There were errors of every shade against a below-par Ireland, a team that had little of its Grand Slam mojo but still won. They won’t mind so much how they did it. Winning was everything for them after their pummelling by England.
‘Missing key men harm Scotland’s challenge’
Scotland are inching closer to the big guns – millimetre by millimetre – but the one reality that continually hits them in the face is that their chances of surviving the loss of significant players are less than that of the Irelands of this world.
The Irish were missing their two best centres (Garry Ringrose and Robbie Henshaw), their world player of the year (Sexton was in the stand for most of the game), their understudy at loose-head (British and Irish Lion Jack McGrath), three hugely influential locks (Tadhg Beirne, Iain Henderson and Devin Toner), their biggest ball-carrier (CJ Stander) and their Grand Slam open-side (Dan Leavy).
Even without all that muscle, they had enough to win. They were average, but they had sufficient power to get themselves through. Gregor Townsend doesn’t have the same depth, the same capacity to win consistently at this rarefied level while missing so many key men.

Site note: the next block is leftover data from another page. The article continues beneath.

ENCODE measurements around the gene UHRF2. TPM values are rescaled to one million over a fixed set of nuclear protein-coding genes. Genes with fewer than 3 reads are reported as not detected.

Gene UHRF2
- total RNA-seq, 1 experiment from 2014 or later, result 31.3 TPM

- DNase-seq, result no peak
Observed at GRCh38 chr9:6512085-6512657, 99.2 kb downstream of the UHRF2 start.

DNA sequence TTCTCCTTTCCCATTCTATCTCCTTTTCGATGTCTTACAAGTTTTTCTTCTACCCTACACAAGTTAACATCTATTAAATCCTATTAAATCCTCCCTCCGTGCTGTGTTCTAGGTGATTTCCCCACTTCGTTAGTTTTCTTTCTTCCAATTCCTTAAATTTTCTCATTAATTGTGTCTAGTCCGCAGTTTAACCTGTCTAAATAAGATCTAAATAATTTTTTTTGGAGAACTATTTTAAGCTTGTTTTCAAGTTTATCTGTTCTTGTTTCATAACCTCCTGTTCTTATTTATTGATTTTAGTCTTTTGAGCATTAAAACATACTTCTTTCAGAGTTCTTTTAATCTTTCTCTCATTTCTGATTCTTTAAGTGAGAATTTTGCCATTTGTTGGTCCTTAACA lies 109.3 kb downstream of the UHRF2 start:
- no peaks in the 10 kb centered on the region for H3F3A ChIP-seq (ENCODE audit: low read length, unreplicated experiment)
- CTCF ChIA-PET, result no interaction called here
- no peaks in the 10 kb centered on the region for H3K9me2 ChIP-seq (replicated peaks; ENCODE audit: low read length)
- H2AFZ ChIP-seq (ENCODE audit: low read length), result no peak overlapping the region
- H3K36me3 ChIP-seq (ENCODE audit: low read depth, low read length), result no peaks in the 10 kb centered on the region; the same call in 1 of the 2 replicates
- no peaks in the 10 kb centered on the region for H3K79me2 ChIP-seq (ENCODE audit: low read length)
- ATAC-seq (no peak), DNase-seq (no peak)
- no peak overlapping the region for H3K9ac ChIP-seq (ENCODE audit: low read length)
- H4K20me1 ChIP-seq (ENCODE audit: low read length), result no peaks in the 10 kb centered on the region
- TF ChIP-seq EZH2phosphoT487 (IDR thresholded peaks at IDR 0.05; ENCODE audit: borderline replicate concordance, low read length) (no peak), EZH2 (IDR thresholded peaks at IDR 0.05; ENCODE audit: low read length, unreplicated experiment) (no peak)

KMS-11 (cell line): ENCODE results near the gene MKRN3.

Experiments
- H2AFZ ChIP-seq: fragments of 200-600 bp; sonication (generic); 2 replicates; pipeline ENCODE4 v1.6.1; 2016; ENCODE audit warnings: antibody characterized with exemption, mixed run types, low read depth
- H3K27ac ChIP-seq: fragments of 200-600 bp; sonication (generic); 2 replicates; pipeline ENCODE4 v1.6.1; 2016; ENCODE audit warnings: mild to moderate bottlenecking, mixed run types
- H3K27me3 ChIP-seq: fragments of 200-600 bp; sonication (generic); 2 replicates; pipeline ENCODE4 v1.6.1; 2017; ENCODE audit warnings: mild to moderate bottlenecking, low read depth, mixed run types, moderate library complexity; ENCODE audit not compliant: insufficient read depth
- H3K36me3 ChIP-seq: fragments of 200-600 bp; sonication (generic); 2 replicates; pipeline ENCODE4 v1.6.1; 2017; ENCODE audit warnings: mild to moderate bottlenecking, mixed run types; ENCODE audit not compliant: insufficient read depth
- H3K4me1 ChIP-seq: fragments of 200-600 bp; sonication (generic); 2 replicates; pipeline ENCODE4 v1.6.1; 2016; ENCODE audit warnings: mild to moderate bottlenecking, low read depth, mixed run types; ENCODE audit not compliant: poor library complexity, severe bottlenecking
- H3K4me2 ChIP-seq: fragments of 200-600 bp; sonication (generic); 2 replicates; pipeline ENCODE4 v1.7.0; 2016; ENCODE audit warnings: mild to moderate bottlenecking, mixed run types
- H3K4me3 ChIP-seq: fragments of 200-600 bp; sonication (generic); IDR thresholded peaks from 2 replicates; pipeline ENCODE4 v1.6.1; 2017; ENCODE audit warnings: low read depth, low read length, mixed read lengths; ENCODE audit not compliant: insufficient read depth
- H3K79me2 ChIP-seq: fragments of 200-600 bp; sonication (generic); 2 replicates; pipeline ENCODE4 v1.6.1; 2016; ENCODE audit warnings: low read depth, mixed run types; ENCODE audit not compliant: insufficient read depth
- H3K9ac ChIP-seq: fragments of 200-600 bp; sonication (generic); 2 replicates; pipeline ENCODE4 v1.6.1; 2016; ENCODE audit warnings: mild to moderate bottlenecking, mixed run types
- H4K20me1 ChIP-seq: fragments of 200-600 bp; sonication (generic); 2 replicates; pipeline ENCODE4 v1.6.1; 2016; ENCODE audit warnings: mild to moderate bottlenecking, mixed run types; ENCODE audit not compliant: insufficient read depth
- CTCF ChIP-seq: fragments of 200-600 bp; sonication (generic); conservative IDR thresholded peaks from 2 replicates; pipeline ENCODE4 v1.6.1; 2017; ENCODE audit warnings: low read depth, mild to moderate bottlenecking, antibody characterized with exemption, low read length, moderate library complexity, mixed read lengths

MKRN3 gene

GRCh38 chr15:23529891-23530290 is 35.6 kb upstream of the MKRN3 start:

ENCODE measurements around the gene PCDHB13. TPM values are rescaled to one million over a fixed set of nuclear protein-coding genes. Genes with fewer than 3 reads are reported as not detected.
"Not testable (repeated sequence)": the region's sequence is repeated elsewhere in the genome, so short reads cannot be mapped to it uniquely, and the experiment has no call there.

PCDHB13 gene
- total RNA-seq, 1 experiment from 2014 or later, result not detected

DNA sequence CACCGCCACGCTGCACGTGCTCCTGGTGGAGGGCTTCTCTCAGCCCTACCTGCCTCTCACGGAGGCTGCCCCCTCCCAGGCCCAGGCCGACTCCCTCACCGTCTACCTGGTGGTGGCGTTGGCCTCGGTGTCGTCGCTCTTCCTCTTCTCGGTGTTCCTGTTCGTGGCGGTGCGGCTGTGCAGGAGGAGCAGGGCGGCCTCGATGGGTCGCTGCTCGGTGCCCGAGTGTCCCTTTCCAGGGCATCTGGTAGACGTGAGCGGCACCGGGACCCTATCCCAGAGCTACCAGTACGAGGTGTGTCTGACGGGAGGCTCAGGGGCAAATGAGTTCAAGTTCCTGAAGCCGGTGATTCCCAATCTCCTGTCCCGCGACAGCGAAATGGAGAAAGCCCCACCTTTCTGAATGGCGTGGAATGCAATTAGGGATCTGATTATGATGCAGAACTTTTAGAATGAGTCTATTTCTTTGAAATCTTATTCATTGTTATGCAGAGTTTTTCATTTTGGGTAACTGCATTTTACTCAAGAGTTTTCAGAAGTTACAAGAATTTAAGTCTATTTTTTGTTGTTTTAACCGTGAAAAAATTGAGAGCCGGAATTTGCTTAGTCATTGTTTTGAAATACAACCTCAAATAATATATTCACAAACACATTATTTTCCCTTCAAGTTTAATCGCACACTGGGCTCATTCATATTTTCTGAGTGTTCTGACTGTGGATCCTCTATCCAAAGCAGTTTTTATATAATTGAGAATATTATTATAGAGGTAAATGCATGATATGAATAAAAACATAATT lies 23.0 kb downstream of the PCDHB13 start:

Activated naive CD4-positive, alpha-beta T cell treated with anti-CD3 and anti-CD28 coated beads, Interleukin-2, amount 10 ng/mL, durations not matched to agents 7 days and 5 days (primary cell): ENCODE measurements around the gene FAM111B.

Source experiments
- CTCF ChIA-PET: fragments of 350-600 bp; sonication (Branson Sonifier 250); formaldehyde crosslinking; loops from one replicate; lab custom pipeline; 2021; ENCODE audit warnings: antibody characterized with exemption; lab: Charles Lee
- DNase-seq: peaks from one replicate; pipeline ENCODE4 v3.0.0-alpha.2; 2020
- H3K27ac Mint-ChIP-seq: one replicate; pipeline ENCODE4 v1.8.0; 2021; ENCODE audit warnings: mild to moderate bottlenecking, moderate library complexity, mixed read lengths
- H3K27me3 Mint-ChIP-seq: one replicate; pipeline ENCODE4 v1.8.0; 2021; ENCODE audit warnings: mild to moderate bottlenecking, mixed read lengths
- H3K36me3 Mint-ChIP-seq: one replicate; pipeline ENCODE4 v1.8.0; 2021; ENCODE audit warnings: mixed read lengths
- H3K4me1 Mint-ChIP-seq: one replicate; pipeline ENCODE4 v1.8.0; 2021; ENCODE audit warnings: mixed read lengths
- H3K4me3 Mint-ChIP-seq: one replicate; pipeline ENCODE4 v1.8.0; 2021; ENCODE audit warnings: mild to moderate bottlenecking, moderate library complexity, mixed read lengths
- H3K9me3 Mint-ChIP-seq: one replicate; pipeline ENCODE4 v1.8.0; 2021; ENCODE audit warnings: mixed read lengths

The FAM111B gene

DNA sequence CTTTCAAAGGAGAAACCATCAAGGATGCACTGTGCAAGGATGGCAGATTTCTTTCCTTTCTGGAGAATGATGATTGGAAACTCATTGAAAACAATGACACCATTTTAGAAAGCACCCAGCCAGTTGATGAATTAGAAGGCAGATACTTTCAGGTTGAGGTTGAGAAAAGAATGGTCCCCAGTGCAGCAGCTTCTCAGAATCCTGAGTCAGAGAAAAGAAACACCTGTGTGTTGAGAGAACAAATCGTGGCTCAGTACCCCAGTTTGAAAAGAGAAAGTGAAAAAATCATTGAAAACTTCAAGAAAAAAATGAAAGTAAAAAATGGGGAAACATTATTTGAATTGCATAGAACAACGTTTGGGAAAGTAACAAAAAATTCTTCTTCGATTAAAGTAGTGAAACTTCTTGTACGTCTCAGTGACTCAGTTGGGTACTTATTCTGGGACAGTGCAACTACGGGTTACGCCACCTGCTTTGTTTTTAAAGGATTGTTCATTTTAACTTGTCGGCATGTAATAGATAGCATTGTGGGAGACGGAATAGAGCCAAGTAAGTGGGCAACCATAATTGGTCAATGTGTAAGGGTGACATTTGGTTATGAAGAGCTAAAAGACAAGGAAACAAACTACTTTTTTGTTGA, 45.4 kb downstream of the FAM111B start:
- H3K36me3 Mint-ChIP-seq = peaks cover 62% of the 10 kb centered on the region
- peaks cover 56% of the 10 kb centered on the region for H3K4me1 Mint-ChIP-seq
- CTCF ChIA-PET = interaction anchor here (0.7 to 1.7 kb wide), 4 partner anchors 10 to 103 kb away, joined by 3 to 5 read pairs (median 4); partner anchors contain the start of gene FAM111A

He lost Hogg agonisingly early, then lost Ryan Wilson at half-time. Blair Kinghorn was terrific, but Scotland’s challenge would have been so much stronger had Hogg, who looked electric, stayed on with Kinghorn’s energy, industry and class being injected into it when things were slowing down.
For Wilson’s part, he probably doesn’t get the credit he deserves outside the Scotland bubble, but he’s an intelligent and belligerent ball-player, a character and a leader. He was missed.
His injury meant that Scotland’s back-row of last season – John Barclay, Hamish Watson and Wilson – were all absent for the final 40 minutes. If Scotland’s squad on Saturday had those three plus Jamie Ritchie – a massive performer – in the 23, then you’re potentially talking about 80 minutes of firepower and excellence.
If they had WP Nel or Zander Fagerson adding ballast and experience off the bench when the excellent Simon Berghan tired, then it’s that bit more convincing. If Duncan Taylor can ever be restored to Test-match fitness then Scotland’s match-day squad has a real chance.
Ireland had grunt and energy coming off the bench in the shape of Sean Cronin, Andrew Porter, Josh van der Flier and Ultan Dillane. That’s their depth on display.
No international team can ever realistically hope to have a clean bill of health, but Scotland need to get close to it to get in the shake-up in tournaments. They’re now looking at France in Paris as a match to revive their challenge. It’s a game against a bonkers machine that’s eminently winnable, but a Scottish victory on the road against one of the big guns in the Six Nations? You’ll believe it when you see it.
After that it’s Wales at home and England away. It’s a brutal run-in, but then, beyond Italy, pretty much everything at this level is brutal when you’re not ruthless.
Source link : https://www.bbc.co.uk/sport/rugby-union/47190271
Publish date : 2019-02-10 13:58:54